With danah boyd, did the organizers fail? Putting the backchannel onscreen with the speaker – taking away the audiences choice whether to pay attention to the speaker or go into the backchannel. dannah also didn’t know the set up of the stage/backchannel screen until she got onto stage. Is enough thought going into the physical and tech set up at events? Over and over speakers can’t see their slides, the screen is too dark, or in this case, the panelists are behind a podium and can’t be seen by the audience. At eduweb09, the podium where my laptop was setup was about 20 metres from the screen where the slides were shown – to point to the slides, I had to jog across the stage and talk and point, and then jog back across to click forward to the next slide. Could have been improved if screen and podium were closer to each other, or if a laser pointer had been provided, or if the speaker had a remote control clicker.
As a speaker, I have a choice to be scared or to take control and own (the backchannel).
The audience is the paying customer.
Rule with radio, television is that when it goes south – you end it. No matter how long the session is supposed to be. Used to be at you walked out, now people enjoy watching the crash too much to look away.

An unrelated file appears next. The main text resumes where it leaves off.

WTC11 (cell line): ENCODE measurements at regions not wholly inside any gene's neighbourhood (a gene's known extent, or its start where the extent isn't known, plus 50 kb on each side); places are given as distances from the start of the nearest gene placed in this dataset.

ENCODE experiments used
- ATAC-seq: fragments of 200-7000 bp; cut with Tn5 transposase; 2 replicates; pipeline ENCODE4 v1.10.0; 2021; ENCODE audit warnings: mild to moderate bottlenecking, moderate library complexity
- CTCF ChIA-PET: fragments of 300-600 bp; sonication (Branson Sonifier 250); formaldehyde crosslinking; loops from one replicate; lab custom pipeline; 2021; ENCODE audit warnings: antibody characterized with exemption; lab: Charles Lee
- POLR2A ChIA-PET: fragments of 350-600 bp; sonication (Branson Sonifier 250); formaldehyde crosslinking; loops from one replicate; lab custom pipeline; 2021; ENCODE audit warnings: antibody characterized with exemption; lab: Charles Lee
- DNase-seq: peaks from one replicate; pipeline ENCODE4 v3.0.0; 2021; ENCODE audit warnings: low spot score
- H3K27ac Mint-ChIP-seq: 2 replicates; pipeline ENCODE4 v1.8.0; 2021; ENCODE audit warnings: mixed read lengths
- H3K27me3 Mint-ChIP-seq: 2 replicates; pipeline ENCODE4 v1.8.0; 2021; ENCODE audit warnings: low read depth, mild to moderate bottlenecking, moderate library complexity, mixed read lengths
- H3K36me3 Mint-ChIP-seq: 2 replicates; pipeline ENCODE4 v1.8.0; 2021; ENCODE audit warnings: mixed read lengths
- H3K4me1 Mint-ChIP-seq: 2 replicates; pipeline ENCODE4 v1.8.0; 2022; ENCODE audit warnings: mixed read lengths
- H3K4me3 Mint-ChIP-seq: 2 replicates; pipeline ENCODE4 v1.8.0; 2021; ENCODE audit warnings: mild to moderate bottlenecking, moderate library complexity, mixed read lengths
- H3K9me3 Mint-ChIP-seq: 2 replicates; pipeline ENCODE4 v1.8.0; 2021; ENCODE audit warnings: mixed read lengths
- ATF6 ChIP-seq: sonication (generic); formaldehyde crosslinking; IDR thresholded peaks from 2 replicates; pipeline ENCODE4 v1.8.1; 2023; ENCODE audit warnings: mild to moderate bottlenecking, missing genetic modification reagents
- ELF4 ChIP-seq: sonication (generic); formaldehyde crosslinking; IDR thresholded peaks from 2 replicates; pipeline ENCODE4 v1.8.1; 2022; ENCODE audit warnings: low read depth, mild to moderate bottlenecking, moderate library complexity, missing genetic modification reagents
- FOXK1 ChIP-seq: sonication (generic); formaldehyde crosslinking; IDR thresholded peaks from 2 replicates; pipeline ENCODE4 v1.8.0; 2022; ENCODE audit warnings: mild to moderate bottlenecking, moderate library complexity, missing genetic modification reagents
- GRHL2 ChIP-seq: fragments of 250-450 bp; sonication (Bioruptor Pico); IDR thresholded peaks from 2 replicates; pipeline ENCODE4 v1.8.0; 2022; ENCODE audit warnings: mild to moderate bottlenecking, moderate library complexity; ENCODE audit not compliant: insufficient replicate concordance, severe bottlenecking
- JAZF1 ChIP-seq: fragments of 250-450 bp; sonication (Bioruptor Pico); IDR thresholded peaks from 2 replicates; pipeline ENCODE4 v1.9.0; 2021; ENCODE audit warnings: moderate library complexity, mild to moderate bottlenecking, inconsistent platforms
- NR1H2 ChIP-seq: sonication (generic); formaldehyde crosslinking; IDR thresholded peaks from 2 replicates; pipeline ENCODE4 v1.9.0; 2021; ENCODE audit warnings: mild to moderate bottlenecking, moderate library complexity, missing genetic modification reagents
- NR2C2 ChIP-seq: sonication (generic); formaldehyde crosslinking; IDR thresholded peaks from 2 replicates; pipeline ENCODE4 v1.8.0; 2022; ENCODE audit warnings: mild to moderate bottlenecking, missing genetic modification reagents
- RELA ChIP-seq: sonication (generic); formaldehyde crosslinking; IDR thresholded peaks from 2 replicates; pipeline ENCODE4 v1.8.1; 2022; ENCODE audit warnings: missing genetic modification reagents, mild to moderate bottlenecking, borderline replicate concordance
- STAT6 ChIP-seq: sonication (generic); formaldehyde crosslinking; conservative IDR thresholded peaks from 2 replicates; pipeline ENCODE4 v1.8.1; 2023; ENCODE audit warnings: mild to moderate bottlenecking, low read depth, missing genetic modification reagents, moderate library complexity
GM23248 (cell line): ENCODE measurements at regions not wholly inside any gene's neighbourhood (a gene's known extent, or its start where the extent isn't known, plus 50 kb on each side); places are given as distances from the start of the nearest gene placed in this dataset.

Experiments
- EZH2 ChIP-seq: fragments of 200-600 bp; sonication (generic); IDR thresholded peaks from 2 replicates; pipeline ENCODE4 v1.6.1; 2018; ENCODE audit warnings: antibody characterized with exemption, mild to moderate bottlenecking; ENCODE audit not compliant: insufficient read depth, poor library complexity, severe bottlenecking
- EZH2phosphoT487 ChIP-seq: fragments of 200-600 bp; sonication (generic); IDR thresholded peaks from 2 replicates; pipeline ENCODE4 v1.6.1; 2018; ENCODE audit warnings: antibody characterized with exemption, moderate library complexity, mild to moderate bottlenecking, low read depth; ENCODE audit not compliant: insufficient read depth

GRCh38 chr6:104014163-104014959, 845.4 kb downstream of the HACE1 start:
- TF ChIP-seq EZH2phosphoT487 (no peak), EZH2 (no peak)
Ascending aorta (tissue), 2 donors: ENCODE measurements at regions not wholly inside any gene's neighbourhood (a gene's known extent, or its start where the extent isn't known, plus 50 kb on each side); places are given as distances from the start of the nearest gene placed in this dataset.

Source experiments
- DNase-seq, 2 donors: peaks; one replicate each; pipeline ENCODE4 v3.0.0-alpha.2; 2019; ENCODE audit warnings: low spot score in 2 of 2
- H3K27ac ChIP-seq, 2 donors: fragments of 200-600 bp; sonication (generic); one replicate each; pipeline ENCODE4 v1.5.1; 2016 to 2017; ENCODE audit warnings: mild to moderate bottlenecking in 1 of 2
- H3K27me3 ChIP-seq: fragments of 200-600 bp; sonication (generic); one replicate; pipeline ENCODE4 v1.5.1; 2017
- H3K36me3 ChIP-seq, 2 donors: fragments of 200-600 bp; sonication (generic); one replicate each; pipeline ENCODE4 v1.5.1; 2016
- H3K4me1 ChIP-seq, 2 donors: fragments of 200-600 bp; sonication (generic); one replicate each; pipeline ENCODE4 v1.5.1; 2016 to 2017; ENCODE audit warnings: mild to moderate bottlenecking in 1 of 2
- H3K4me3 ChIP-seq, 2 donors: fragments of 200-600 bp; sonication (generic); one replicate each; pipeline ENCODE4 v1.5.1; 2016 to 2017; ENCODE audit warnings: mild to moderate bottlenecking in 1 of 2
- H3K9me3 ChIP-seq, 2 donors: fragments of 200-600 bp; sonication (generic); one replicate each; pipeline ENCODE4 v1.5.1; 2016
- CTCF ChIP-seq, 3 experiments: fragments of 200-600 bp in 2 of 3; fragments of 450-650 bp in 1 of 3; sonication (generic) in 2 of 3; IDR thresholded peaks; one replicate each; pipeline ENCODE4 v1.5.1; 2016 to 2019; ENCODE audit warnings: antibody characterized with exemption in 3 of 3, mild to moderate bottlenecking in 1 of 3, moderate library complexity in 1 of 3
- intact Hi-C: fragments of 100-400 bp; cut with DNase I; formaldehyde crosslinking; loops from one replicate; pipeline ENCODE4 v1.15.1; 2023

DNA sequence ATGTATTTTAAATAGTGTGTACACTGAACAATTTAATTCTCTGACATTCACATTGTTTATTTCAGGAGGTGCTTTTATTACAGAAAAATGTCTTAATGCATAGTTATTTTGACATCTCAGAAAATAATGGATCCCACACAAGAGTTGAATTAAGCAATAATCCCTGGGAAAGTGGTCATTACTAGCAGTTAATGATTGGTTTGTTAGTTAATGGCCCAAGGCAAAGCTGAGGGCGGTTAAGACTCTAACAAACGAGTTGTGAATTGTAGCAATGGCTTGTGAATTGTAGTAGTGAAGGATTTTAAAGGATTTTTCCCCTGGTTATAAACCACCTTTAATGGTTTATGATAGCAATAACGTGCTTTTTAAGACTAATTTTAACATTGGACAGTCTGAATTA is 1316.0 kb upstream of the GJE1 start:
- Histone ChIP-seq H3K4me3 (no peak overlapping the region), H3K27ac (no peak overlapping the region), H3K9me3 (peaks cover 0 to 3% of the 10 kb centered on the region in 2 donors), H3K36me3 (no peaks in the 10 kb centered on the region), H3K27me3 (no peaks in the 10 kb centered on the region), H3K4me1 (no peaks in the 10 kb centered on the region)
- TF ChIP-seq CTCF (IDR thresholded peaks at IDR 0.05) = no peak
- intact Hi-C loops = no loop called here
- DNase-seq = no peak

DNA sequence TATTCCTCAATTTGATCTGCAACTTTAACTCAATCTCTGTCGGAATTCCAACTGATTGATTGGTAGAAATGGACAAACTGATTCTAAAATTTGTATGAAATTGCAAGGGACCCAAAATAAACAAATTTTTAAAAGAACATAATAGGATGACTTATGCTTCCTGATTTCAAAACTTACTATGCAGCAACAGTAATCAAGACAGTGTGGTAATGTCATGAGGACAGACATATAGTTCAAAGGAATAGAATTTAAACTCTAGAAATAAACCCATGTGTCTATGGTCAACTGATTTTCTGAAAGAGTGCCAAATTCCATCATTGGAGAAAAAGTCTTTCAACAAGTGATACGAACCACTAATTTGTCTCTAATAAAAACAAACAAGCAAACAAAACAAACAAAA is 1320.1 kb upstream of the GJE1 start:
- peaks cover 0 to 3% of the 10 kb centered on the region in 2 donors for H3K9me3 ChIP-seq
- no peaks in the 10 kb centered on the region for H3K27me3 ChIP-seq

My take from hella drop shadow at #heweb09 was that the speaker and his content did not match the audience. Maybe he was a poor selection, or maybe (definitely) he was poorly prepared (for us). It is critical to know who you are talking to – what they know, what are they interested in, what’s their background. That said, was there any value in leaving the speaker on stage? He couldn’t be heard, his slides were sloppy and unprofessional, and his content was out of date and self-driven. I’ve never taken a speaker off stage, but I’ve definitely considered it and watched the backchannel and audience for cues that things were headed South. Would I have the guts to stand up and end a presentation if it were of no value to the audience and damaging to the speaker? I hope so – but I haven’t yet.